You may not realize that many U.S. military personnel fight overseas for our freedom every day without having the full benefits of American freedom themselves. These brave men and women—legal permanent residents—put their lives on the line for us, but could still be subject to deportation if they later make a misstep against the law.
Such is the case for Miguel Perez Jr., a green card holder and decorated army veteran who served two tours in Afghanistan. Like many permanent residents who serve in our military, he mistakenly believed that by taking an oath to serve and protect the United States, he was also gaining the full rights of a citizen.
When Perez returned from the war, he was diagnosed with Post-Traumatic Stress Disorder (PTSD). Like many suffering from PTSD, he got mixed up in drugs. He was arrested and convicted for a drug crime. He served seven years in prison. Upon his release, he expected to return to his home in Chicago. He was surprised to be moved instead to a holding facility, facing the prospect of deportation to Mexico.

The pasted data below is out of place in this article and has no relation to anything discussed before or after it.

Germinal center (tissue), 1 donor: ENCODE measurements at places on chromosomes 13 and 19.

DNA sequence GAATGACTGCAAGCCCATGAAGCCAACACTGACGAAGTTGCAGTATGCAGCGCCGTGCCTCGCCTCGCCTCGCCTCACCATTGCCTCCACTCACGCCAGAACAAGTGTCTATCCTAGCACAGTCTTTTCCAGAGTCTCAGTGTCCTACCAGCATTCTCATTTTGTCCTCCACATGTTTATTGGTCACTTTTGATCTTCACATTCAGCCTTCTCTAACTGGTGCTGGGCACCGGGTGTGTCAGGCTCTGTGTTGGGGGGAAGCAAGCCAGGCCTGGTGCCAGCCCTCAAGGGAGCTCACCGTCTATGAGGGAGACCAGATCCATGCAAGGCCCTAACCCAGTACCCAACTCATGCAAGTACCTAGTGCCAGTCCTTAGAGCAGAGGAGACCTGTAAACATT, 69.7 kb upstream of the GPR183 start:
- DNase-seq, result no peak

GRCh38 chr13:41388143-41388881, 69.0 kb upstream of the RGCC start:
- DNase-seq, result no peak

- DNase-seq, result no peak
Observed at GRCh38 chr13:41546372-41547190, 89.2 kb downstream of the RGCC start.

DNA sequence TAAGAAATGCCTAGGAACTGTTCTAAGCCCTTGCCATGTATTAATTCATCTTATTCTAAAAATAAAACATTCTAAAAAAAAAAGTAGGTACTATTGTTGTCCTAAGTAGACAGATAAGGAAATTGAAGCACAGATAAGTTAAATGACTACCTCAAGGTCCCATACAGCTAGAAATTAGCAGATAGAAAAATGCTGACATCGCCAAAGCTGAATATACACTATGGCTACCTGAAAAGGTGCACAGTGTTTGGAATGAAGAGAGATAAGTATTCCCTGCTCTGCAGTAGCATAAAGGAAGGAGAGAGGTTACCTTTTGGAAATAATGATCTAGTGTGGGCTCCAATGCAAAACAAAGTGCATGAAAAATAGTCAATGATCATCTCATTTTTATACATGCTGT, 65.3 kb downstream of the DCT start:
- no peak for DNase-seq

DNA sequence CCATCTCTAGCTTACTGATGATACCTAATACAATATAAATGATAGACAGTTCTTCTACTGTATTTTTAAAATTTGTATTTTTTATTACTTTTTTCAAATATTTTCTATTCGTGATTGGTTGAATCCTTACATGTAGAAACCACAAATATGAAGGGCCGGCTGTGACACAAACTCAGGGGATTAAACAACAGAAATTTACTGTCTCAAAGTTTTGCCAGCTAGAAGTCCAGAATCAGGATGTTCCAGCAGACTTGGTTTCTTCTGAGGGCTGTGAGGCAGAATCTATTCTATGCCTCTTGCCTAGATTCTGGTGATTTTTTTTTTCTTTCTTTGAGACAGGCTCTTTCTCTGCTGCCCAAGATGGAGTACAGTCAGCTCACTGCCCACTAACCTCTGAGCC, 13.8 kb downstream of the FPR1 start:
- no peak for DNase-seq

Perez’s lawyers have since filed multiple petitions to keep him in the country. Among these is a request for the U.S. Citizenship and Immigration Services (USCIS) to retroactively grant citizenship from the date he enlisted in 2001. The USCIS has special provisions that give people serving of the U.S. military a path to citizenship. However, while he was enlisted, none of Perez’s superiors ever offered him information about or aid in the naturalization process. He therefore operated under the assumption that he was already a citizen.
What do you think? Should honorable service in the U.S. military automatically earn immigrants the right to naturalization?